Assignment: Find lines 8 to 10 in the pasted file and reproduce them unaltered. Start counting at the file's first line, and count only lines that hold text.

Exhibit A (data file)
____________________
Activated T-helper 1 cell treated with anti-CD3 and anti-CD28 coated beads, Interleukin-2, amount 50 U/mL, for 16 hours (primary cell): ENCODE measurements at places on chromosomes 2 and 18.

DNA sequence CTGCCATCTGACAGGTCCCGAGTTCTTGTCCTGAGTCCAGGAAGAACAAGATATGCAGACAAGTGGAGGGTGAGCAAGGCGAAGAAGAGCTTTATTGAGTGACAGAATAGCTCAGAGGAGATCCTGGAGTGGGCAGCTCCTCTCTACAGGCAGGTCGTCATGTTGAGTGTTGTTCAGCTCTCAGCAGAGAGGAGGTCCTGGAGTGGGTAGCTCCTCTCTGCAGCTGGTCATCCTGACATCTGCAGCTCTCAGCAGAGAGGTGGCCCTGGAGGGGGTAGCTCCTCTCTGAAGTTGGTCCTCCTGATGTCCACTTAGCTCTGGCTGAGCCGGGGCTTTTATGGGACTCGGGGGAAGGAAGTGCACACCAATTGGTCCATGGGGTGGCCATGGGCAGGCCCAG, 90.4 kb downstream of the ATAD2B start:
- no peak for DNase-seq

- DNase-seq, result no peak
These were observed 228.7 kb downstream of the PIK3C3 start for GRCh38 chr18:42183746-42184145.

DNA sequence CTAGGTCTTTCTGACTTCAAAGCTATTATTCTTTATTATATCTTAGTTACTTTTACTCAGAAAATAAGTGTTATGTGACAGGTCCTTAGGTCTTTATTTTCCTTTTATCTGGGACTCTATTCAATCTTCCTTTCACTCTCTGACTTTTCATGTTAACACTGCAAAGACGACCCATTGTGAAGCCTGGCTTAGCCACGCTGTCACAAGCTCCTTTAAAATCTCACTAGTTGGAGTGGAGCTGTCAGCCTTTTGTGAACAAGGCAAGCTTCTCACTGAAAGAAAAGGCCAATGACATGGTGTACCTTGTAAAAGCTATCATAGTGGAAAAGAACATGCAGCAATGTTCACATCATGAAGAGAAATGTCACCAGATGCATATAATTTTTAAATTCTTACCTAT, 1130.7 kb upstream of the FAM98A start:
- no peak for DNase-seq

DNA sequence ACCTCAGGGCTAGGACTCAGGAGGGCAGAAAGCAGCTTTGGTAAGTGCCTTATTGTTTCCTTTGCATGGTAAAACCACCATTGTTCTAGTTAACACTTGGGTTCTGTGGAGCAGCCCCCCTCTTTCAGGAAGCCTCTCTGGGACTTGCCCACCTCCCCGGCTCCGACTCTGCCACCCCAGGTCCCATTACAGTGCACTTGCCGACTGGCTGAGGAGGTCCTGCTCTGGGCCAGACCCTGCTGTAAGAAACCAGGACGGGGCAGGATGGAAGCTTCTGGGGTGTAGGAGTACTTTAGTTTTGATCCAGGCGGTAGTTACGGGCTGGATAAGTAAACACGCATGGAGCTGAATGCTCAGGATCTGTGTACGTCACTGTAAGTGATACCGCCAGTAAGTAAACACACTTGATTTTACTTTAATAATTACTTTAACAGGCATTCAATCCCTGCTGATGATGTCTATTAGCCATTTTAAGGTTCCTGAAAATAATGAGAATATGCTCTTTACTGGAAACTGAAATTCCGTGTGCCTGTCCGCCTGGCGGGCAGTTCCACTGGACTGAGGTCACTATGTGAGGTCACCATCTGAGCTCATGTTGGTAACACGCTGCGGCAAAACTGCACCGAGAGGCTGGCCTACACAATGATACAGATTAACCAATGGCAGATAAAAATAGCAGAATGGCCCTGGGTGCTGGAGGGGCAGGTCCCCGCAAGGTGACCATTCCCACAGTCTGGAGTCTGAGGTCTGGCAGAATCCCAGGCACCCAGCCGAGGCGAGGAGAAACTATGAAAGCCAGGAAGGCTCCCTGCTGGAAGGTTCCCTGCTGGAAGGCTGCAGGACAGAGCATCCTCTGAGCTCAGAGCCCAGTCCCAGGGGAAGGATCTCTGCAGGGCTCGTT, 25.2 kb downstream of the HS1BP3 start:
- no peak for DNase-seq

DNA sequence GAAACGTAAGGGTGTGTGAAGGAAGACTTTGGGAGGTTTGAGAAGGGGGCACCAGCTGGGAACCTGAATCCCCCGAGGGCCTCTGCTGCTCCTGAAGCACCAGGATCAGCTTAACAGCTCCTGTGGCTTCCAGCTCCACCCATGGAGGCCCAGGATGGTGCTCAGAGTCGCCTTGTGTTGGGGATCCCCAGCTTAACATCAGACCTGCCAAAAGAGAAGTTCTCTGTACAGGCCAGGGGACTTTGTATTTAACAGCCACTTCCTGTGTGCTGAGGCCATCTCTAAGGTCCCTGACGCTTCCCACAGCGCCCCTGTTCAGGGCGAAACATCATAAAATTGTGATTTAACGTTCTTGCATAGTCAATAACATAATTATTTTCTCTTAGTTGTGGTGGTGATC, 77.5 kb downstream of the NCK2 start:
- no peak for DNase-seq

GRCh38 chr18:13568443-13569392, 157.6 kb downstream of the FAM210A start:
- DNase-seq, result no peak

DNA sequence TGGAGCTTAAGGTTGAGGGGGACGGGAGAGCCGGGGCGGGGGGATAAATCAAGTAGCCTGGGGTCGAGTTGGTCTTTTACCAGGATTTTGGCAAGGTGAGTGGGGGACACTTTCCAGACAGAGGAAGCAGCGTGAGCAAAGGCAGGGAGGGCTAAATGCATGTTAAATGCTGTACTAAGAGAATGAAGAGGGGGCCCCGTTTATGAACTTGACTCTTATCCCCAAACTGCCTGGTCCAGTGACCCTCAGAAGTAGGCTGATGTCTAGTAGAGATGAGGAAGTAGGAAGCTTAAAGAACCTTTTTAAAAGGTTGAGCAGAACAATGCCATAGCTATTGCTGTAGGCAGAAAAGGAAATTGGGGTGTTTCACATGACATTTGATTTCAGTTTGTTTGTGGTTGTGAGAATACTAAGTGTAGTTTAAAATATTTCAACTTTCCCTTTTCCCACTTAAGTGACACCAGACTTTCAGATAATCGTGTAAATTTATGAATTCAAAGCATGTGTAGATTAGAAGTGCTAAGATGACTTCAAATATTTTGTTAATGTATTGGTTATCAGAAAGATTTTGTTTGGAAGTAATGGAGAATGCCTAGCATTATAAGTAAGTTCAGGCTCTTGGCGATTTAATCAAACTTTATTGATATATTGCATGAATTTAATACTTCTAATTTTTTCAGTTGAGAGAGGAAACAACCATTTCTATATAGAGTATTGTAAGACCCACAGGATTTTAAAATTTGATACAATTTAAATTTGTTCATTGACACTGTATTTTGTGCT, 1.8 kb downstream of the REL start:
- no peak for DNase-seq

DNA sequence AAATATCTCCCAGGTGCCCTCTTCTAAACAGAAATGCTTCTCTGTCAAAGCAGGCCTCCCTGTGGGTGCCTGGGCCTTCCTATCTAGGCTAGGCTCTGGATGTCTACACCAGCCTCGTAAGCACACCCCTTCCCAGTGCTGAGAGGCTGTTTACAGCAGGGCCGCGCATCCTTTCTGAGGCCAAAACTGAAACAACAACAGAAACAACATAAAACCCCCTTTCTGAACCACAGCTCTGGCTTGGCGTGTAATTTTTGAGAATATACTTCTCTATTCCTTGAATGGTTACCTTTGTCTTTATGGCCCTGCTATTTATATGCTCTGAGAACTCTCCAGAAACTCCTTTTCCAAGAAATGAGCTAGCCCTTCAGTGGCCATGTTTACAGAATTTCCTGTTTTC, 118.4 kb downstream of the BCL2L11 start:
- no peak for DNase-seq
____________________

DNA sequence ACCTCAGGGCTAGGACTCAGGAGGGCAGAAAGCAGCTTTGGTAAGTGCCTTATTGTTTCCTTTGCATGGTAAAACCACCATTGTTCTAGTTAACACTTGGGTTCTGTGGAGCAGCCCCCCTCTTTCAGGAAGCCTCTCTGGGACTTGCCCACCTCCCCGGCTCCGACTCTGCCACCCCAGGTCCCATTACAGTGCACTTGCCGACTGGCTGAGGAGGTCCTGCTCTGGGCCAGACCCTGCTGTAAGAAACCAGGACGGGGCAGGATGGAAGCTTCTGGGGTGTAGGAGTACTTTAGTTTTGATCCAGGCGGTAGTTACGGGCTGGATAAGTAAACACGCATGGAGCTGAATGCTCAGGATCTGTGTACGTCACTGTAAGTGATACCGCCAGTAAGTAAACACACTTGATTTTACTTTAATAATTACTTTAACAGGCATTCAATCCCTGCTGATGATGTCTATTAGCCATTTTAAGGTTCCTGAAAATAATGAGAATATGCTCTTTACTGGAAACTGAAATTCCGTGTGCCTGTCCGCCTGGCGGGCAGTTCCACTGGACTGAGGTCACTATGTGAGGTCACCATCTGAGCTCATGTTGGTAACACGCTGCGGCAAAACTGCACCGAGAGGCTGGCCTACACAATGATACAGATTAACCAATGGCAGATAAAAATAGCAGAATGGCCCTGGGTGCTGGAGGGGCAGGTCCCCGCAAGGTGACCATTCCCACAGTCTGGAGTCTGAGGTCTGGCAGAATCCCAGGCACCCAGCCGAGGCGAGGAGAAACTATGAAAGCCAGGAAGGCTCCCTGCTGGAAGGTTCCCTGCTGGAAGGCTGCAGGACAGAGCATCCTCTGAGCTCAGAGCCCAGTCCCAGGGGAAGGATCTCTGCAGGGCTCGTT, 25.2 kb downstream of the HS1BP3 start:
- no peak for DNase-seq

DNA sequence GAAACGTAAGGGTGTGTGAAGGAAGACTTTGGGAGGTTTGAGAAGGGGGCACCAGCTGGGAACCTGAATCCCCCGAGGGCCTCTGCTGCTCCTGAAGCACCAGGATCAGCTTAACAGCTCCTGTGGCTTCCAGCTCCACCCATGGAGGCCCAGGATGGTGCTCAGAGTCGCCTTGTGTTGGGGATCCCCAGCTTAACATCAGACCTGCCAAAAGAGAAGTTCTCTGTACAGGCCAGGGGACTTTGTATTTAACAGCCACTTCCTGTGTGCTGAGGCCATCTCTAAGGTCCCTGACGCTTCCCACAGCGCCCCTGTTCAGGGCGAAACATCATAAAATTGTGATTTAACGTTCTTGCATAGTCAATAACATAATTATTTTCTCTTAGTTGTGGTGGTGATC, 77.5 kb downstream of the NCK2 start: